Turkey to mark first an­niver­sary of failed coup

Northwest Arkansas Democrat-Gazette - - NATIONAL - SUZAN FRASER In­for­ma­tion for this ar­ti­cle was con­trib­uted by Ayse Wieting of The As­so­ci­ated Press.

ANKARA, Turkey — Turkey is com­mem­o­rat­ing the first an­niver­sary of the quashed mil­i­tary coup that sought to over­throw Pres­i­dent Re­cep Tayyip Er­do­gan with a se­ries of events hon­or­ing some 250 peo­ple who were killed on July 15, 2016, while try­ing to stop the in­sur­rec­tion.

The coup at­tempt was the great­est chal­lenge to the rule of Er­do­gan, who has been in power since 2003, first as prime min­is­ter and later as pres­i­dent. Af­ter crush­ing the at­tempted takeover, Er­do­gan went on to win a ref­er­en­dum in April that will con­sid­er­ably ex­tend the pow­ers of his of­fice — a move that has raised fear among op­po­nents who say he has be­come in­creas­ingly au­thor­i­tar­ian.

The re­bel­lion un­folded on a Fri­day evening when a group of mil­i­tary of­fi­cers com­man­deered war­planes, he­li­copters and tanks to at­tack key gov­ern­ment build­ings in the cap­i­tal, in­clud­ing par­lia­ment and the pres­i­den­tial palace com­plex. They held Is­tan­bul’s main bridge and square, at­tacked some gov­ern­ment build­ings and tried to over­take tele­vi­sion sta­tions. They also tried to cap­ture or kill the pres­i­dent, who was va­ca­tion­ing at a Mediter­ranean re­sort at the time.

Heed­ing a call by Er­do­gan broad­cast on CNN-Turk through a video app, thou­sands of peo­ple took to the streets to stop the tanks and sol­diers. Po­lice and of­fi­cers loyal to the gov­ern­ment put down the coup, which did not have sup­port in the mil­i­tary’s top ech­e­lons, within hours.

More than 2,000 peo­ple were in­jured in the streets, in ad­di­tion to the 250 peo­ple who died and now are hailed as “mar­tyrs” of the coup. The dead in­clude 53 spe­cial op­er­a­tions po­lice who were killed in an at­tack on their head­quar­ters in Ankara. Some 30 coup plot­ters are also be­lieved to have died dur­ing their failed at­tempt.

Tarkan Ece­balin and his 27-year-old son, Tolga, were among the hun­dreds of peo­ple who took Er­do­gan’s call to heart and rushed to pro­tect the Is­tan­bul mayor’s of­fice. A gun­shot struck the younger man just be­low the eye and he died from the in­jury.

Ece­balin has turned their home in an im­pov­er­ished neigh­bor­hood into a mu­seum hon­or­ing his son, say­ing those who were killed try­ing to fend off the coup plot­ters should not be for­got­ten.

“Dad,” Tarkan re­called his son telling him be­fore he died. “This is some­thing else. If our el­ders told us to take to the streets, maybe God will des­tine us mar­tyr­dom.”

Er­do­gan is set to un­veil a large mon­u­ment for the “mar­tyrs” op­po­site his palace in Ankara and an­other near Is­tan­bul’s for­mer Bosporus Bridge, which has been re­named as the “July 15 Mar­tyrs Bridge” to honor the peo­ple who died re­sist­ing the coup.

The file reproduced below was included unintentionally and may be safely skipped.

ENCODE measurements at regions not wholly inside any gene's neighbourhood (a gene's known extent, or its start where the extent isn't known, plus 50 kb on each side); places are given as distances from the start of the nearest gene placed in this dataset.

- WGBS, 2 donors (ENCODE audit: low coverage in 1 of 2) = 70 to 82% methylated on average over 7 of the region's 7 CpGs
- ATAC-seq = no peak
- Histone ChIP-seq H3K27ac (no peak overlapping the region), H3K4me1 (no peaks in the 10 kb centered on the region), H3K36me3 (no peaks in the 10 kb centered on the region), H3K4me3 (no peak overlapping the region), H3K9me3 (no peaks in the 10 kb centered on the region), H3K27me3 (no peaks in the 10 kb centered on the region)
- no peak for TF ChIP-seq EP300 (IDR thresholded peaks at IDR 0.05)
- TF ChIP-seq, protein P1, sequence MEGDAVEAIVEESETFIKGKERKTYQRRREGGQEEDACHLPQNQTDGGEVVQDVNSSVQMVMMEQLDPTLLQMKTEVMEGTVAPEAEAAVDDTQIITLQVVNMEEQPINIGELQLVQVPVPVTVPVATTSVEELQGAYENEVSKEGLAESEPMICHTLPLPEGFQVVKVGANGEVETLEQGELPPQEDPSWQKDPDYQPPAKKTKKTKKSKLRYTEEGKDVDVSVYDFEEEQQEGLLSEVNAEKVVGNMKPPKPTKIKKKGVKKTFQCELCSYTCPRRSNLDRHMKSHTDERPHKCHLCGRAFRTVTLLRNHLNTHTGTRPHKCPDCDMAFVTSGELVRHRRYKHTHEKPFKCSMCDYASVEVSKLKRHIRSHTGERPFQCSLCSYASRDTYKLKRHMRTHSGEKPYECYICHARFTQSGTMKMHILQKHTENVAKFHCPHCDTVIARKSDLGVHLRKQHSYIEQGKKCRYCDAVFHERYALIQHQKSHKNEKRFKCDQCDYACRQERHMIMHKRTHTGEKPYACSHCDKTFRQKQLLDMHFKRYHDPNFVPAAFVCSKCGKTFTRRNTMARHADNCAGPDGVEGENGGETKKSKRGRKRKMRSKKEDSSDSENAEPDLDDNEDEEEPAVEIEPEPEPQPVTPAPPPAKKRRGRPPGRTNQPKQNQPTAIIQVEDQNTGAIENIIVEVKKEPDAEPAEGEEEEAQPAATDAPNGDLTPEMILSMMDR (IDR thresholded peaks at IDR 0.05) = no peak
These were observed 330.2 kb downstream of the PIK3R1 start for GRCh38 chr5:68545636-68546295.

He also is sched­uled to de­liver a speech in par­lia­ment at 2:32 a.m. on Sun­day, the ex­act mo­ment the assem­bly was at­tacked a year ago.

The gov­ern­ment has blamed the coup on the in­flu­en­tial move­ment led by U.S.based Mus­lim cleric Fethul­lah Gulen, a for­mer Er­do­gan ally who ran a net­work of schools, dor­mi­to­ries, me­dia out­lets and uni­ver­si­ties. Gulen’s fol­low­ers are ac­cused of in­fil­trat­ing state in­sti­tu­tions over decades to carry out the in­sur­gency.

Er­do­gan once de­scribed the coup as a “gift from God” that had al­lowed the gov­ern­ment to purge the mil­i­tary and pub­lic in­sti­tu­tions of the Gulen fol­low­ers who once were al­lied with his Is­lamic-rooted Jus­tice and Devel­op­ment Party.

A pro­longed state of emer­gency that has re­mained in place since the coup at­tempt al­lows the gov­ern­ment to rule through de­crees and with­out the ini­tial ap­proval from law­mak­ers. Over the past year, more than 50,000 peo­ple have been ar­rested for their al­leged in­volve­ment in the in­sur­gency, and more than 100,000 oth­ers have been fired from civil ser­vice jobs.

While the crack­down ini­tially tar­geted Gulen fol­low­ers, it has en­snared other gov­ern­ment crit­ics, in­clud­ing Kur­dish and other op­po­si­tion law­mak­ers, jour­nal­ists and ac­tivists.

“No state can work with those who don’t show it loy­alty,” Prime Min­is­ter Bi­nali Yildirim said this week, jus­ti­fy­ing the wide­spread purge. “Our strug­gle [against Gulen’s move­ment] will con­tinue with de­ter­mi­na­tion. “

Gulen, who has been in self-im­posed ex­ile in Penn­syl­va­nia since 1999, has con­demned the coup at­tempt and de­nied he was in­volved, although he acknowledged that some sup­port­ers might have par­tic­i­pated in the up­ris­ing.

Turkey has re­peat­edly pressed the United States to ex­tra­dite the cleric, so far with­out suc­cess.

AP/LEFTERIS PITARAKIS

Savas Al­tay weeps Fri­day in Is­tan­bul at an ex­hibit of pho­to­graphs from the mil­i­tary coup at­tempt last year. Al­tay said he was beaten by a sol­dier dur­ing the tur­moil.

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